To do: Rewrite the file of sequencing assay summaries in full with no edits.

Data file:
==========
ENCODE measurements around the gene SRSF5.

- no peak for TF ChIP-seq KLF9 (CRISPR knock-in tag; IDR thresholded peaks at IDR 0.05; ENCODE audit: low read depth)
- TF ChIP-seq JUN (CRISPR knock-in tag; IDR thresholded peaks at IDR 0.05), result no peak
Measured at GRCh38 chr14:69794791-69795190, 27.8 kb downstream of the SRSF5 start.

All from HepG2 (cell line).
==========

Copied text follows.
ENCODE measurements around the gene SRSF5.

- no peak for TF ChIP-seq KLF9 (CRISPR knock-in tag; IDR thresholded peaks at IDR 0.05; ENCODE audit: low read depth)
- TF ChIP-seq JUN (CRISPR knock-in tag; IDR thresholded peaks at IDR 0.05), result no peak
Measured at GRCh38 chr14:69794791-69795190, 27.8 kb downstream of the SRSF5 start.

All from HepG2 (cell line).